About the fact that every natural number which is coprime to $10$ has a multiple in the form that each digit is $1$.

It is known that every natural number which is coprime to $10$ has a multiple in the form that each digit is $1$.

For example, we can see $$111=3\times 37, 111111=7\times 15873, 111111111=9\times 12345679,$$$$11=11\times 1, 111111=13\times 8547,\cdots$$

To prove the above fact is easy if we use Pigeonhole principle.

Then, here is my question.

Question : How can we get the minimum digit (let this be $N(m)$) of multiples of $m$ in the above form for any $m\in\mathbb N$ which is coprime to $10$?

(I think the best answer would be to represent $N(m)$ by $m$ if it is possible.)

For example, though we get $111111111111=13\times 8547008547$, we know that $N(13)=6.$

Motivation : The above fact got me interested in this question.

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I would not expect a simple answer. The order of $10$ modulo $m$, even in the simple case $m$ prime, is quite irregular. – André Nicolas Oct 3 '13 at 4:04
@AndréNicolas : I agree with you. But that's why I'm asking the people here to get some hints. – mathlove Oct 3 '13 at 6:59

The easiest way to get the minimum digit is to evaluate $\frac1m$, and find the number of digits within the repeating part of the number (unless $m$ is a multiple of 3, in which case you have to make some corrections).

So, for instance, to get a repunit (the general term for numbers of the form $111...111$) from $7$, you have to multiply by 15873 to get 111111. That's N(7)=6. Similarly, if you evaluate $\frac17$, you get

$$\frac17 = 0.\overline{142857}$$ Six digits for the repeating part of the decimal expansion.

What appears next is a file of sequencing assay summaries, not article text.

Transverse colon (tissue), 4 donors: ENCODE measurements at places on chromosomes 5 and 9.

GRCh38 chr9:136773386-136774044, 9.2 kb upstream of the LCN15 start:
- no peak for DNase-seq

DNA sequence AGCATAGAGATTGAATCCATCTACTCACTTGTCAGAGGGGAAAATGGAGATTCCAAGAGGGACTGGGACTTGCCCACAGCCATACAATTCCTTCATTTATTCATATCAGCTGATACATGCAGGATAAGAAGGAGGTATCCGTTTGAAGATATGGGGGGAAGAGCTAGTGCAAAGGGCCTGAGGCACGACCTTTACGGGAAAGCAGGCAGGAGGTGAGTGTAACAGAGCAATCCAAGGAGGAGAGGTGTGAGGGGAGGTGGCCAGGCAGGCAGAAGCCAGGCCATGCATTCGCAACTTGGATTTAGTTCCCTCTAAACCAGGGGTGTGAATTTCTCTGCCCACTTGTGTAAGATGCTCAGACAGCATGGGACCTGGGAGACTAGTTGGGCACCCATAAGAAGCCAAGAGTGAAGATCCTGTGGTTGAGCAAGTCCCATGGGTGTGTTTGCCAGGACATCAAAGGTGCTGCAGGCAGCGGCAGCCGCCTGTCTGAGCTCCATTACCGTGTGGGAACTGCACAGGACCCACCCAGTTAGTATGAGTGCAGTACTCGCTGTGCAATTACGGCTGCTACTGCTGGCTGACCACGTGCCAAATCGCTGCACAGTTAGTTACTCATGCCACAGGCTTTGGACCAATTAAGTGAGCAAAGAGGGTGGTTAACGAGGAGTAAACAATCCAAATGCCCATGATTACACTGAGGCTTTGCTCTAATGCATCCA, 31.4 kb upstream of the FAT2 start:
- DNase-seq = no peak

This works because you have $$\frac{999999}7 = 142857$$ And thus $$\frac{111111}7 = \frac{142857}9 = 15873$$ Where $m$ is divisible by 3, you must multiply the resulting number of digits by 3, and similarly, if $m$ is divisible by 9, you must multiply by 9. You do not need to do this for higher powers of 3 beyond this - for instance, for $m=27$, you have $$\frac1{27} = 0.\overline{037}$$ and thus you get 3, but you only need 27 digits, so you only have to multiply by 9.

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Thanks for your answer. I think your idea is nice though I'm not sure that I can understand your idea completely. Then, the problem to know digis for the repeating part of the decimal expasion for any $\frac 1m$ still remains unsolved, right? I think this is another big problem, though. – mathlove Oct 3 '13 at 6:57
No, there's a way to determine the number directly. Here's a hint: $999...999 = 10^n-1$. So you're looking for an $n$ for which $10^n-1 \equiv 0 \pmod m$. – Glen O Oct 3 '13 at 12:51
There's no closed-form answer. The "work out the length of the repeating part of the inverse" is just the easiest way to see what's going on. – Glen O Oct 3 '13 at 12:53
Oh, I see. So, we can find what we want in your way. Thanks. – mathlove Oct 3 '13 at 14:32